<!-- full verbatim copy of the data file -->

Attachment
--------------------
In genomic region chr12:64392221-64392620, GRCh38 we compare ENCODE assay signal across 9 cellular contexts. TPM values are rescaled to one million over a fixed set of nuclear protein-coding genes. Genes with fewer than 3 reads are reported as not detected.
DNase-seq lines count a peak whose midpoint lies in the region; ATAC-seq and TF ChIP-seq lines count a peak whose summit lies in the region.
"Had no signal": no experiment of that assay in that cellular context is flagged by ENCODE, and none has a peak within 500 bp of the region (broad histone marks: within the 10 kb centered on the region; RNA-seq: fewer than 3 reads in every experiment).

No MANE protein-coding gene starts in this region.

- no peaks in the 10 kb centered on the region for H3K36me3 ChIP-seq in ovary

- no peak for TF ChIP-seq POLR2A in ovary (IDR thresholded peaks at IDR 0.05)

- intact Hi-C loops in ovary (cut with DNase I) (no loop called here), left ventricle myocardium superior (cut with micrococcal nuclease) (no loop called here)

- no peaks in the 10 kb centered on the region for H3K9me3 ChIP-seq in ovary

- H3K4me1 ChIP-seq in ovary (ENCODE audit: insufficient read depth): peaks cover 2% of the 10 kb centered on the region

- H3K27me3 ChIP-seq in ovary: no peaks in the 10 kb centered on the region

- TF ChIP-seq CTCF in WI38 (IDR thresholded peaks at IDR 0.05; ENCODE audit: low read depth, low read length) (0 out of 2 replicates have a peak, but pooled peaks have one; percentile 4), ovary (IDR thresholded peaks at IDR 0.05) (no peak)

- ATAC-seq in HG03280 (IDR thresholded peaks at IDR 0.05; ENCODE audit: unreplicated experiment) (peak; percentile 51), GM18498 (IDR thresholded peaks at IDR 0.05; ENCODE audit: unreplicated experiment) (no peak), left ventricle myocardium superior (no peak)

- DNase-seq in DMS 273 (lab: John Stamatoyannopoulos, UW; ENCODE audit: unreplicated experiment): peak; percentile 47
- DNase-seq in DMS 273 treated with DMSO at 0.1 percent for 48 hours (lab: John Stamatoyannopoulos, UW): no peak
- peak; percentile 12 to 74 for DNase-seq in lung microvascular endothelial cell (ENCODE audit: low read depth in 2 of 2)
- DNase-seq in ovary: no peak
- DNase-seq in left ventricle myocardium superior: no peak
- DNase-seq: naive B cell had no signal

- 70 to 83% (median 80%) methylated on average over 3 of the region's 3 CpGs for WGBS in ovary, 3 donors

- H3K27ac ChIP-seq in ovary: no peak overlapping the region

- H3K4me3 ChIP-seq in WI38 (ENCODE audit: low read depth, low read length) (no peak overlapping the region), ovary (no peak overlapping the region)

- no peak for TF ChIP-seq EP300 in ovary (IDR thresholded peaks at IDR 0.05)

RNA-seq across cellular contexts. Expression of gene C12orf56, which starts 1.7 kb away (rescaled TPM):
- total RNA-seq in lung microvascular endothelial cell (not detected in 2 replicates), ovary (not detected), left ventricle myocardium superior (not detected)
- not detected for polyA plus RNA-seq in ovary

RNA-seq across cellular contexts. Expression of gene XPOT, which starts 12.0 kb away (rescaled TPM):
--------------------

In genomic region chr12:64392221-64392620, GRCh38 we compare ENCODE assay signal across 9 cellular contexts. TPM values are rescaled to one million over a fixed set of nuclear protein-coding genes. Genes with fewer than 3 reads are reported as not detected.
DNase-seq lines count a peak whose midpoint lies in the region; ATAC-seq and TF ChIP-seq lines count a peak whose summit lies in the region.
"Had no signal": no experiment of that assay in that cellular context is flagged by ENCODE, and none has a peak within 500 bp of the region (broad histone marks: within the 10 kb centered on the region; RNA-seq: fewer than 3 reads in every experiment).

No MANE protein-coding gene starts in this region.

- no peaks in the 10 kb centered on the region for H3K36me3 ChIP-seq in ovary

- no peak for TF ChIP-seq POLR2A in ovary (IDR thresholded peaks at IDR 0.05)

- intact Hi-C loops in ovary (cut with DNase I) (no loop called here), left ventricle myocardium superior (cut with micrococcal nuclease) (no loop called here)

- no peaks in the 10 kb centered on the region for H3K9me3 ChIP-seq in ovary

- H3K4me1 ChIP-seq in ovary (ENCODE audit: insufficient read depth): peaks cover 2% of the 10 kb centered on the region

- H3K27me3 ChIP-seq in ovary: no peaks in the 10 kb centered on the region

- TF ChIP-seq CTCF in WI38 (IDR thresholded peaks at IDR 0.05; ENCODE audit: low read depth, low read length) (0 out of 2 replicates have a peak, but pooled peaks have one; percentile 4), ovary (IDR thresholded peaks at IDR 0.05) (no peak)

- ATAC-seq in HG03280 (IDR thresholded peaks at IDR 0.05; ENCODE audit: unreplicated experiment) (peak; percentile 51), GM18498 (IDR thresholded peaks at IDR 0.05; ENCODE audit: unreplicated experiment) (no peak), left ventricle myocardium superior (no peak)

- DNase-seq in DMS 273 (lab: John Stamatoyannopoulos, UW; ENCODE audit: unreplicated experiment): peak; percentile 47
- DNase-seq in DMS 273 treated with DMSO at 0.1 percent for 48 hours (lab: John Stamatoyannopoulos, UW): no peak
- peak; percentile 12 to 74 for DNase-seq in lung microvascular endothelial cell (ENCODE audit: low read depth in 2 of 2)
- DNase-seq in ovary: no peak
- DNase-seq in left ventricle myocardium superior: no peak
- DNase-seq: naive B cell had no signal

- 70 to 83% (median 80%) methylated on average over 3 of the region's 3 CpGs for WGBS in ovary, 3 donors

- H3K27ac ChIP-seq in ovary: no peak overlapping the region

- H3K4me3 ChIP-seq in WI38 (ENCODE audit: low read depth, low read length) (no peak overlapping the region), ovary (no peak overlapping the region)

- no peak for TF ChIP-seq EP300 in ovary (IDR thresholded peaks at IDR 0.05)

RNA-seq across cellular contexts. Expression of gene C12orf56, which starts 1.7 kb away (rescaled TPM):
- total RNA-seq in lung microvascular endothelial cell (not detected in 2 replicates), ovary (not detected), left ventricle myocardium superior (not detected)
- not detected for polyA plus RNA-seq in ovary

RNA-seq across cellular contexts. Expression of gene XPOT, which starts 12.0 kb away (rescaled TPM):